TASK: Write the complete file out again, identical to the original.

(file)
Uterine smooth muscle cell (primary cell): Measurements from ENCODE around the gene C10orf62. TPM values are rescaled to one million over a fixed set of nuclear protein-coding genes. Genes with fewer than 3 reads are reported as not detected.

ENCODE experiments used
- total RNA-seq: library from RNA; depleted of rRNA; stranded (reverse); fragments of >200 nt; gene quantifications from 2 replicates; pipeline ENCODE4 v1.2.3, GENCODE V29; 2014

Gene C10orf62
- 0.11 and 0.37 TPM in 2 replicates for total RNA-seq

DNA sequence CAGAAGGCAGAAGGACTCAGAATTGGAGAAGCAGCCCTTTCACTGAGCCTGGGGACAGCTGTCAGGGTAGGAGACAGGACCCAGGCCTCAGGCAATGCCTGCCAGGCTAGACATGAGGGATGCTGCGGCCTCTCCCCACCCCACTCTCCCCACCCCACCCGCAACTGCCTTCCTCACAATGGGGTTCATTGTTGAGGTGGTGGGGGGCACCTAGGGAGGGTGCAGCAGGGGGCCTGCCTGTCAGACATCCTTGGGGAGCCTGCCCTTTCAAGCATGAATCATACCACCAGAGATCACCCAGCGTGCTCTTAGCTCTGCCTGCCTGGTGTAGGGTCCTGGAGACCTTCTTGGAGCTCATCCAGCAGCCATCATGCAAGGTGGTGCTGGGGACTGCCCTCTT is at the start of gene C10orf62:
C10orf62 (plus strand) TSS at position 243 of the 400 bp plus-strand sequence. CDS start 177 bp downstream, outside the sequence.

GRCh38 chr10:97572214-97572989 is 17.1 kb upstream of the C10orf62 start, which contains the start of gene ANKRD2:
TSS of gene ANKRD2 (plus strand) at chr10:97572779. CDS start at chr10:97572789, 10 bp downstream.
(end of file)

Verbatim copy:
Uterine smooth muscle cell (primary cell): Measurements from ENCODE around the gene C10orf62. TPM values are rescaled to one million over a fixed set of nuclear protein-coding genes. Genes with fewer than 3 reads are reported as not detected.

ENCODE experiments used
- total RNA-seq: library from RNA; depleted of rRNA; stranded (reverse); fragments of >200 nt; gene quantifications from 2 replicates; pipeline ENCODE4 v1.2.3, GENCODE V29; 2014

Gene C10orf62
- 0.11 and 0.37 TPM in 2 replicates for total RNA-seq

DNA sequence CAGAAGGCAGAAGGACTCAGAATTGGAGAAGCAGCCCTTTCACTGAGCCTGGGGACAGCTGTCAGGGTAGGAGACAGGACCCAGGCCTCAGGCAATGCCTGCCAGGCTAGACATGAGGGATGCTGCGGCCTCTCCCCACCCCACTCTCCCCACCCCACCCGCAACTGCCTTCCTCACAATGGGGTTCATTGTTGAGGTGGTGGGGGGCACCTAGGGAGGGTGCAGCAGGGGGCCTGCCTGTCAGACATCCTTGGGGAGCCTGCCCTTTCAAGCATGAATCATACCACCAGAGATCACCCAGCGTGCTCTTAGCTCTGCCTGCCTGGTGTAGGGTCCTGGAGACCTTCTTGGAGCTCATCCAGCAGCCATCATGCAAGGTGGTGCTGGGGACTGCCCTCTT is at the start of gene C10orf62:
C10orf62 (plus strand) TSS at position 243 of the 400 bp plus-strand sequence. CDS start 177 bp downstream, outside the sequence.

GRCh38 chr10:97572214-97572989 is 17.1 kb upstream of the C10orf62 start, which contains the start of gene ANKRD2:
TSS of gene ANKRD2 (plus strand) at chr10:97572779. CDS start at chr10:97572789, 10 bp downstream.